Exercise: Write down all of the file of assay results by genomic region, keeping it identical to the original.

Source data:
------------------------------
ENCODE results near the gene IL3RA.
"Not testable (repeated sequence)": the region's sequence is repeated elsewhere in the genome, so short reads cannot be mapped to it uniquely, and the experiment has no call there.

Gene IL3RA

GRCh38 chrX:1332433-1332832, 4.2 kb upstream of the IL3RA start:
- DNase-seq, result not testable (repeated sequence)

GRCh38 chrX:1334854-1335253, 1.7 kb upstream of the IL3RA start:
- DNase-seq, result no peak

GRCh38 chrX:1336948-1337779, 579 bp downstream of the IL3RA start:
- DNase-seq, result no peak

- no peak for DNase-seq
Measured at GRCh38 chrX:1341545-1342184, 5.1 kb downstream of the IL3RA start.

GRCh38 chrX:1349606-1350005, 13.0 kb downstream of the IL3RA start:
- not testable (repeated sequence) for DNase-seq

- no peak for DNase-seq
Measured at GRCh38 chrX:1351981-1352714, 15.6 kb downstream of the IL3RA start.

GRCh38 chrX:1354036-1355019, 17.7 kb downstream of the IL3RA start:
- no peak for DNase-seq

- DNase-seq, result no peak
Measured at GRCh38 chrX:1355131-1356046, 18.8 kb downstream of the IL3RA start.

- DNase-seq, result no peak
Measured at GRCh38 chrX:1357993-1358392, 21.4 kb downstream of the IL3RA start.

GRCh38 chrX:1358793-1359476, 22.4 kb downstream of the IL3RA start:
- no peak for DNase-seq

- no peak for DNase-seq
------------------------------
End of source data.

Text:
ENCODE results near the gene IL3RA.
"Not testable (repeated sequence)": the region's sequence is repeated elsewhere in the genome, so short reads cannot be mapped to it uniquely, and the experiment has no call there.

Gene IL3RA

GRCh38 chrX:1332433-1332832, 4.2 kb upstream of the IL3RA start:
- DNase-seq, result not testable (repeated sequence)

GRCh38 chrX:1334854-1335253, 1.7 kb upstream of the IL3RA start:
- DNase-seq, result no peak

GRCh38 chrX:1336948-1337779, 579 bp downstream of the IL3RA start:
- DNase-seq, result no peak

- no peak for DNase-seq
Measured at GRCh38 chrX:1341545-1342184, 5.1 kb downstream of the IL3RA start.

GRCh38 chrX:1349606-1350005, 13.0 kb downstream of the IL3RA start:
- not testable (repeated sequence) for DNase-seq

- no peak for DNase-seq
Measured at GRCh38 chrX:1351981-1352714, 15.6 kb downstream of the IL3RA start.

GRCh38 chrX:1354036-1355019, 17.7 kb downstream of the IL3RA start:
- no peak for DNase-seq

- DNase-seq, result no peak
Measured at GRCh38 chrX:1355131-1356046, 18.8 kb downstream of the IL3RA start.

- DNase-seq, result no peak
Measured at GRCh38 chrX:1357993-1358392, 21.4 kb downstream of the IL3RA start.

GRCh38 chrX:1358793-1359476, 22.4 kb downstream of the IL3RA start:
- no peak for DNase-seq

- no peak for DNase-seq